Estate Tax Installment Payments

Under Internal Revenue Code section 6166, an estate that meets all of the requirements of the statute may elect to pay the estate tax attributable to the decedent’s interest in a closely held business in up to 10 equal, annual installments. The first of those annual payments must be made by the 5th anniversary of the due date of the estate tax liability that is not deferred under section 6166.

An estate qualifies for a section 6166 election if the value of the decedent’s interest in the closely held business exceeds 35 percent of the adjusted gross estate, the decedent was a United States citizen or resident at the time of his or her death, and the estate made the election by attaching a full and complete notice of election with a timely filed federal estate tax return.

If the estate qualifies for the election, the estate pays a reduced rate of interest on the portion of estate tax deferred under section 6166; that interest is payable annually during the entire deferral period, and in most instances, interest only is paid during the first four years of the deferral period. The deferred tax is payable in no more than ten equal annual installments, beginning on a date that is not more than five years after the due date of the Federal estate tax return, which is generally nine months from the date of death.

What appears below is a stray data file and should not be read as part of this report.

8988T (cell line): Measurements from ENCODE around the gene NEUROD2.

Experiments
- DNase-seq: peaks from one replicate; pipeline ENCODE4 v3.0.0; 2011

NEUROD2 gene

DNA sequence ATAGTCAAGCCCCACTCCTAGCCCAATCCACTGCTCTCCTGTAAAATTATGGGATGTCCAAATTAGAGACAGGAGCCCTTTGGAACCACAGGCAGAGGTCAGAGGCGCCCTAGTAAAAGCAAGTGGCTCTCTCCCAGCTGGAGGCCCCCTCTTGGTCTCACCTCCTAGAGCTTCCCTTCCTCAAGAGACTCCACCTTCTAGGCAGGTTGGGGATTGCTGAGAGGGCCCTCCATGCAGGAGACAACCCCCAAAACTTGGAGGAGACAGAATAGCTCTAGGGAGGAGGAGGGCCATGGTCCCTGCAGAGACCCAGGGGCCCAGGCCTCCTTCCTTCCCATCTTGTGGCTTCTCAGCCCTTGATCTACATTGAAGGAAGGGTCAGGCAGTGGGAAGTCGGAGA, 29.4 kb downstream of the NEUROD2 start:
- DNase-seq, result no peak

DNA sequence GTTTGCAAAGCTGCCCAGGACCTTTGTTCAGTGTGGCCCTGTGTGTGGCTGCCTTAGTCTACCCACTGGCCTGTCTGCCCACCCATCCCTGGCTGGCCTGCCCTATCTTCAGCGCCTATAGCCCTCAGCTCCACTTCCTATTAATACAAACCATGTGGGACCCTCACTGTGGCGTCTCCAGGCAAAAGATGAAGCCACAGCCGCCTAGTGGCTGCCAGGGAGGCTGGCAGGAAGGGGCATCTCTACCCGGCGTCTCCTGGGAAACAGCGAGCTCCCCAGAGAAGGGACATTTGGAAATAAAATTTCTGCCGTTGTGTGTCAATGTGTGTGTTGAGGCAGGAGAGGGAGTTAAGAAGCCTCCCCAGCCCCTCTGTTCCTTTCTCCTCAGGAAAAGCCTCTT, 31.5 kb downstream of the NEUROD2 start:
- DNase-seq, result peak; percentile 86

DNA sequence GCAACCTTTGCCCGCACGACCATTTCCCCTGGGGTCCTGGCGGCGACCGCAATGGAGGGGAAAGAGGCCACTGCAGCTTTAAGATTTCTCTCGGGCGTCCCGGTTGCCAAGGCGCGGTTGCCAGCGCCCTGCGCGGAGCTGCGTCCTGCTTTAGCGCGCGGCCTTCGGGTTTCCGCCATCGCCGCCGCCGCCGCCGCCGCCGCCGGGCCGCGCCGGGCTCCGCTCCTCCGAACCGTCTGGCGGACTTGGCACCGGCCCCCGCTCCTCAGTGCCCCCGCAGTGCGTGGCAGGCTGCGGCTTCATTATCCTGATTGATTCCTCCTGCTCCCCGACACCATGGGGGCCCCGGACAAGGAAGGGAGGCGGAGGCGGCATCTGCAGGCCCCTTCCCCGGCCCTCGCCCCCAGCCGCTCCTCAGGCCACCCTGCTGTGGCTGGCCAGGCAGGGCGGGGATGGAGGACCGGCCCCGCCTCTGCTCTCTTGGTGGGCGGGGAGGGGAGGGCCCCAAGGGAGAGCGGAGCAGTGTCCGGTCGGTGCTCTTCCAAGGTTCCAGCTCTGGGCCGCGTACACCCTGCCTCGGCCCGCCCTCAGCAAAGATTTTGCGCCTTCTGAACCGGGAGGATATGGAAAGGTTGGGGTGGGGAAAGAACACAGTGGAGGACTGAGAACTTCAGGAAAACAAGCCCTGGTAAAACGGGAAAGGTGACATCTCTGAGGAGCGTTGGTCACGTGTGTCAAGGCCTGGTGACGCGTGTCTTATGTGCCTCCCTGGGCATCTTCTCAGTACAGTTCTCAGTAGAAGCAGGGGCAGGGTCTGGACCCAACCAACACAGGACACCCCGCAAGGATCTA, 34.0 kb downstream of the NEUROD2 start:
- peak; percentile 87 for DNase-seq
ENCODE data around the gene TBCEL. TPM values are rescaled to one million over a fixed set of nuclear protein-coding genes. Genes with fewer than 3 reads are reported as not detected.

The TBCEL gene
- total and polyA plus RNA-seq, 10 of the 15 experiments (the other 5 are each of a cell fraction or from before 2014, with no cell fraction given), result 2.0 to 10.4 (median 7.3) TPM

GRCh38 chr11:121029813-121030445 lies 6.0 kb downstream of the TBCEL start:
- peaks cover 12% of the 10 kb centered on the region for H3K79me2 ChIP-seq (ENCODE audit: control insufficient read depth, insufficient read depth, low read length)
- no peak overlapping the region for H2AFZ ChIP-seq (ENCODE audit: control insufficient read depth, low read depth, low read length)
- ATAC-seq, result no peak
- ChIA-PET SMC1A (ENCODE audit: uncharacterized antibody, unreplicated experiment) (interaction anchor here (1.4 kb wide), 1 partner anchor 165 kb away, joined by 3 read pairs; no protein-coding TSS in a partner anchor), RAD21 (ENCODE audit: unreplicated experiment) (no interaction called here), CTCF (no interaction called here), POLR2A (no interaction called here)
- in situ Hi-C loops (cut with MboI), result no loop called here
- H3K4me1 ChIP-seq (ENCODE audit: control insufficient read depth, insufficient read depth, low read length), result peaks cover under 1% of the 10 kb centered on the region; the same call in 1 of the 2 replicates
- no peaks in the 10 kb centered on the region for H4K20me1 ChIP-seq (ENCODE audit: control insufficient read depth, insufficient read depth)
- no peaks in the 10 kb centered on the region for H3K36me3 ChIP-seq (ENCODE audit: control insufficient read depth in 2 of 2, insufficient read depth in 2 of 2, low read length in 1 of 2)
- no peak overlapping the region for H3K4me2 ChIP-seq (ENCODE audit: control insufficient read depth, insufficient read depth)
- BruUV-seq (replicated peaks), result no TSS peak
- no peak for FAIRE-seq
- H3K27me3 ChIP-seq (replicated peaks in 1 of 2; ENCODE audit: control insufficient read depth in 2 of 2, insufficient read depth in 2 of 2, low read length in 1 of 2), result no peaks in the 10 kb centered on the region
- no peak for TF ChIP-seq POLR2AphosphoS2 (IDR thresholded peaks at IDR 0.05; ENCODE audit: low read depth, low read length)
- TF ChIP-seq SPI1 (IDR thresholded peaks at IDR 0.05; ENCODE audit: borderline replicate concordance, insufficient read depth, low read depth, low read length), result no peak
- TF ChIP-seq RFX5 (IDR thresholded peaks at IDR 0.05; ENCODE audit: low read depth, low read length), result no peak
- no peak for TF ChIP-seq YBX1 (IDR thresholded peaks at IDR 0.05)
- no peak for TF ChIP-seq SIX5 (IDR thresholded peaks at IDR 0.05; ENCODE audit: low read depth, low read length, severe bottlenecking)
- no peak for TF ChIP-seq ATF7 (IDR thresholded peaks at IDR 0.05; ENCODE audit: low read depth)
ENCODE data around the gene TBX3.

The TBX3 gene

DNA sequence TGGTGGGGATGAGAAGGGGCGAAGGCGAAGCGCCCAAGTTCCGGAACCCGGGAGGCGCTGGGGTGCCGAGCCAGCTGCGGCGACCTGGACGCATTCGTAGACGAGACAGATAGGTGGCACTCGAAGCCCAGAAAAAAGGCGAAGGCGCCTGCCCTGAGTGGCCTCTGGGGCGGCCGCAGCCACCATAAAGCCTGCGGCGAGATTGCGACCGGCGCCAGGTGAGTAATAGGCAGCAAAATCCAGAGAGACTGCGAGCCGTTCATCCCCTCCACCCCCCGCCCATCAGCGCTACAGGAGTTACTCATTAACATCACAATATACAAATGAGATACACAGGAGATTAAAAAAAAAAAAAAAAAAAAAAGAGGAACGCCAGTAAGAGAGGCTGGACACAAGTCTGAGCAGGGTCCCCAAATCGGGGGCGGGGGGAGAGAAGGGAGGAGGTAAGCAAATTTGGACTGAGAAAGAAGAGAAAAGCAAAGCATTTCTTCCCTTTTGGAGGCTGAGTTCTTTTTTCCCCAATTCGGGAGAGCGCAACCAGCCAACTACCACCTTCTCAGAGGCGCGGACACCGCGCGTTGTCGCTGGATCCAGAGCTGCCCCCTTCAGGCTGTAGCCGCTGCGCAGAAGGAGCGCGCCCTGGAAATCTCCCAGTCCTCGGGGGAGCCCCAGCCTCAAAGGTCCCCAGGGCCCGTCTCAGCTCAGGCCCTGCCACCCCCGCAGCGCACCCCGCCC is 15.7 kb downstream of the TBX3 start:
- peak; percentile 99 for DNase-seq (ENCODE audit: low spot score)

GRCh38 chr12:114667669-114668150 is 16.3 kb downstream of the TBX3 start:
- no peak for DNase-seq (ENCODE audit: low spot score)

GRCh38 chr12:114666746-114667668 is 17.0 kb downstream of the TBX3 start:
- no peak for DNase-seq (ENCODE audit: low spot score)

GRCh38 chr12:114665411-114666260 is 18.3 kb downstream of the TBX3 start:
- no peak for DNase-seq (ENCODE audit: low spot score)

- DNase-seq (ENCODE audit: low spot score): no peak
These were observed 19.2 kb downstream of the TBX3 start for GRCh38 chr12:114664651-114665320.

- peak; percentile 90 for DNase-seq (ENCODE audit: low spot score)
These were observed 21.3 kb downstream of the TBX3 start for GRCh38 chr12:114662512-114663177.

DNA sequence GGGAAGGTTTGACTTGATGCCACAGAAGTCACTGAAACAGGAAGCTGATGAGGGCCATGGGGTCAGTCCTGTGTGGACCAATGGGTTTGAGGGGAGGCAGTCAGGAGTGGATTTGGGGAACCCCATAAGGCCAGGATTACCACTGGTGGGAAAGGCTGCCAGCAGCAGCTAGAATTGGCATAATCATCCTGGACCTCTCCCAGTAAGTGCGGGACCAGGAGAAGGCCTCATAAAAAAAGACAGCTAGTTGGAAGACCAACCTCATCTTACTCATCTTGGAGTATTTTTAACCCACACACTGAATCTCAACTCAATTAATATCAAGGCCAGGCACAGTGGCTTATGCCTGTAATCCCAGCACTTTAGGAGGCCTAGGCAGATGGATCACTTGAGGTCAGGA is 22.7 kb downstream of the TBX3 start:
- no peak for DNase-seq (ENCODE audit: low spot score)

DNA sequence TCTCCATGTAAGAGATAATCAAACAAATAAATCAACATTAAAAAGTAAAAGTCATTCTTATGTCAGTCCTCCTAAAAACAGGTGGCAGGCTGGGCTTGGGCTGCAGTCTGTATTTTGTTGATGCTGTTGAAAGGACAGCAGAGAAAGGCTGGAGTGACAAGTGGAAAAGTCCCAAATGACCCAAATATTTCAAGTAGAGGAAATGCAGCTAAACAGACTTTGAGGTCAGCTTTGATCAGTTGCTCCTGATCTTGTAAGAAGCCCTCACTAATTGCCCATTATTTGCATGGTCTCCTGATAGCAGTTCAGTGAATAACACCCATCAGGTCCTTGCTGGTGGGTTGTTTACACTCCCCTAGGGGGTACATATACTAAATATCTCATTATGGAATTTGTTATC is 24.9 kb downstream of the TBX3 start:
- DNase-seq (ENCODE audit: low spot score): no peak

The IRS issued a new notice in connection with section 6166. The IRS’ purpose in a recent notice is to alert taxpayers, tax practitioners, executors and other persons who represent estates, that, in light of a recent Tax Court decision, the Internal Revenue Service is changing its policy and now will determine on a case-by-case basis whether security will be required when a qualifying estate elects under Internal Revenue Code section 6166 to pay all or a part of the estate tax in installments.

The IRS’ motivation for the policy change is the result of the Tax Court’s decision on April 12, 2007, in Estate of Roski v. Commissioner, 128 T.C. 113 (2007), which held that the Internal Revenue Service had abused its discretion by requiring that all estates electing to pay the estate tax in installments under section 6166 must provide a bond (or alternatively a special lien). The court found that it was Congress’s intent that the IRS determine, on a case-by-case basis, that the government’s interest is at risk prior to requiring security from an estate electing to pay the estate tax in installments under section 6166.

The notice invites comments from the public regarding the relevant factors and appropriate standards for determining whether security is deemed to be necessary (and thus will be required) to protect the government’s interest in obtaining full payment of the estate tax and interest thereon when that liability is deferred under section 6166.

For other estate tax planning help or answers to questions about California probate matters, please call Mitchell A. Port at 310.559.5259.